Standards Part 1- Setting Standards

Posted on January 1, 2010


Having been on the topic of taking care of our team for some time, let us now move on to our expectations of them. After all, as I often like to say, ‘Welfare is our obligation to our team, just as achieving standards is their duty to the larger organisation.’ As we commit ourselves to looking after the well being of our team members, we also do need to ensure that the team produces an appropriate standard of work, right?

In this four part series, we shall dwell deeper into the mechanics of setting and enforcing standards. This first article will take us through the importance of setting standard and how should we structure the standards we set. Subsequently, we will closely examine how we can achieve buy-in and mutual agreement in abiding by the set standards in the second article. Next, the third article will uncover how we can clarify the standards we set to achieve alignment and finally, we will sum up by discussing how we can enforce the standards we set.

Standards, unlike the vision, refer more to the process rather than the results; the means rather than the end. It concerns of the ‘How’, whereas vision relates to the ‘What’. It can be seen as commonly agreed rules with regards to the quality of work that all members of a team agree upon. These regulations allow the team to produce maximum quality of work in their tasks and assignments, which in turn contributes to the higher intent and the vision of the organisation. For instance, it could be simple process-related rules like always submitting reports on time, or more outcome-oriented ones like always put customer’s interest first.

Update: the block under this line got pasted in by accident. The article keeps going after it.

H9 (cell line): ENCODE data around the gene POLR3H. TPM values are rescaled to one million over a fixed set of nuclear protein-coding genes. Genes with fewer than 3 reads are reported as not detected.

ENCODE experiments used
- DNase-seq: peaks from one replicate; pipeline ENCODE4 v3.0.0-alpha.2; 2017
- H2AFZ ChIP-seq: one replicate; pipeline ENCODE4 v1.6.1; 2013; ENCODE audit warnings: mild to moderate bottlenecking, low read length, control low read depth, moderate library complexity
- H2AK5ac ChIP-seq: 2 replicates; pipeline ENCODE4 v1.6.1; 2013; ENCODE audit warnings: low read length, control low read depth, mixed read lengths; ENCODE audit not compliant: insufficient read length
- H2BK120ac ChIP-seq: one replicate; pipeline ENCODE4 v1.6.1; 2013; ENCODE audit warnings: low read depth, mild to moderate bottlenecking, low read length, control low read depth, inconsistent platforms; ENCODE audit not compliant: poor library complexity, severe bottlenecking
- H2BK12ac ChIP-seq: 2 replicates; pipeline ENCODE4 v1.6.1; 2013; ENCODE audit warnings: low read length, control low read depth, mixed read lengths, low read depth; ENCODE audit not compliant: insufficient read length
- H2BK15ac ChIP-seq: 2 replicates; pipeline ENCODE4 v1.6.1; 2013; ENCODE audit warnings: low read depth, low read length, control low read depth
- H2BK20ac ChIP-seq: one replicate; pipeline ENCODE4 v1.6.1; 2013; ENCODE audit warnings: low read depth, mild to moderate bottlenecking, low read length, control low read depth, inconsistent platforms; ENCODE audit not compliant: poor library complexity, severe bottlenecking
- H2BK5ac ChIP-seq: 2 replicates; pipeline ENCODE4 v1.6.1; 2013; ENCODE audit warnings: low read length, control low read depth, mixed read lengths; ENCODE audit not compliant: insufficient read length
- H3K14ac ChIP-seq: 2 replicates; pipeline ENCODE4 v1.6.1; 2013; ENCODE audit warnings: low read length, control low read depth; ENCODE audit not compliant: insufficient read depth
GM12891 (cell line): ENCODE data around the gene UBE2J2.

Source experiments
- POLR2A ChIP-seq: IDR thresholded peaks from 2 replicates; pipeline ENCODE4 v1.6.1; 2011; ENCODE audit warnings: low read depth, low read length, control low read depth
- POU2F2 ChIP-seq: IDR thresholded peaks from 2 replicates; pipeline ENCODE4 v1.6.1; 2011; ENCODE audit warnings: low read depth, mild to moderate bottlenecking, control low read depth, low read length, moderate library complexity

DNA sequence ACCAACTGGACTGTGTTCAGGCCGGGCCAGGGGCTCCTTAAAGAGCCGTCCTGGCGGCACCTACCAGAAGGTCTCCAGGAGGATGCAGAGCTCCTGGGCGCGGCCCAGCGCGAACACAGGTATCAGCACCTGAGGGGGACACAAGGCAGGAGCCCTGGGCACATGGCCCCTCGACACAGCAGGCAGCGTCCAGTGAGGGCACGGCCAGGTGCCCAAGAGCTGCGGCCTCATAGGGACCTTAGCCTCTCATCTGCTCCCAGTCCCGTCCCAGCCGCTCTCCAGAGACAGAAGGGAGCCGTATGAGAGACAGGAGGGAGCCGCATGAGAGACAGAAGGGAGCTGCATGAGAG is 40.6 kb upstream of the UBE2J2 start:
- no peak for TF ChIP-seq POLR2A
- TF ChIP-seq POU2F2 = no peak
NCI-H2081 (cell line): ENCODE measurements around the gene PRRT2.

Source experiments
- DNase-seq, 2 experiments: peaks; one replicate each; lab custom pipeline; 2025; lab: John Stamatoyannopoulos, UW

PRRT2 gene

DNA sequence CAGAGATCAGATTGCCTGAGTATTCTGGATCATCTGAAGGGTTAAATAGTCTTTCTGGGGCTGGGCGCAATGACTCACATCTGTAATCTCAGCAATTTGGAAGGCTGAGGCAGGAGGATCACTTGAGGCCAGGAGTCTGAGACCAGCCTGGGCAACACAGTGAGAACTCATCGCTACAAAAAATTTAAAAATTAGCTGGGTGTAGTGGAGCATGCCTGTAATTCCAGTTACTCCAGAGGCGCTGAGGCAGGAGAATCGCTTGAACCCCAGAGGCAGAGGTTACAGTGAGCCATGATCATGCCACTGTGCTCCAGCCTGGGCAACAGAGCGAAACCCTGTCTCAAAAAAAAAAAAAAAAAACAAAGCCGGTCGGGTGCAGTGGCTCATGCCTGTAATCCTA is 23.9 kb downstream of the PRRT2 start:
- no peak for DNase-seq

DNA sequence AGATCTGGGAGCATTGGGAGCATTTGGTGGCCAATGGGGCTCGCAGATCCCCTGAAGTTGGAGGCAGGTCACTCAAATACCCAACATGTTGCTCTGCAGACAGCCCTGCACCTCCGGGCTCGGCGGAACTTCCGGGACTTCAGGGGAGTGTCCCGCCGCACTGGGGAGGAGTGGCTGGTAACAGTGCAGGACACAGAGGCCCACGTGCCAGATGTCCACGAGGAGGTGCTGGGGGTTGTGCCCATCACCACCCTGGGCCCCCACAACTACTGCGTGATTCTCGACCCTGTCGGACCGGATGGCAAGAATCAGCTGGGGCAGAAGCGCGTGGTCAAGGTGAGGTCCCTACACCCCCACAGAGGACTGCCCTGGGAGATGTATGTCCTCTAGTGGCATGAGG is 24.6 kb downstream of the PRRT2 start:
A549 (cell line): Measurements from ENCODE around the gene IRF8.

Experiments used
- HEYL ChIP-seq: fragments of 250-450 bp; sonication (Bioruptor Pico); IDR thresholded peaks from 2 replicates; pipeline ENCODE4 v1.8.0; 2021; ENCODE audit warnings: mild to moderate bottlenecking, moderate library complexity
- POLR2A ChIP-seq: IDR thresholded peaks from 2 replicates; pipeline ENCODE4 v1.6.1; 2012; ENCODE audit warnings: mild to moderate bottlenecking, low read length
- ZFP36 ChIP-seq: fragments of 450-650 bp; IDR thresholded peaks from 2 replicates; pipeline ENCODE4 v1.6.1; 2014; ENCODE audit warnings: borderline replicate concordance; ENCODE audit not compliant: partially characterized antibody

It is easy to see why setting standards are important. Crucially, having standards provide the underlying rules which create a conducive working environment which is tailored in the direction of the vision. For instance, if the vision of the team is to allow the masses to enjoy delicious doughnuts, a possible goal may be to provide good quality doughnuts, and standards may be set to use only fresh ingredients or to add the toppings generously.

In setting our standards, it is imperative for it to bear certain traits. Firstly, the standards should be clear of ambiguity. In other words, there should only be one way to interpret it with no room for doubt. For instance, “Submit the report ASAP” is subjective, but “Submit the report by eight on Monday” would be much more objective. Secondly, the standards should be achievable. “Always put the customer’s interest first” is certainly achievable, but “Always giving in to the customer” definitely is not. Thirdly, it should be aligned with the higher intent and vision. For instance, if the higher intent is to provide good service to the public, then it makes sense to always start business punctually. Lastly, standards should be binding. This means that it is agreed upon by all members of the team and they are willing to commit to abide by it. This will be further discussed in the next article.

Remember that setting standards is crucial as bedrock to support the vision. It creates the environment and the work culture for the higher intent to be fulfilled. It serves as the stepping stones for a team to climb up to greater heights. As such, it is imperative that as successful leaders and managers, we set appropriate standards for our team.

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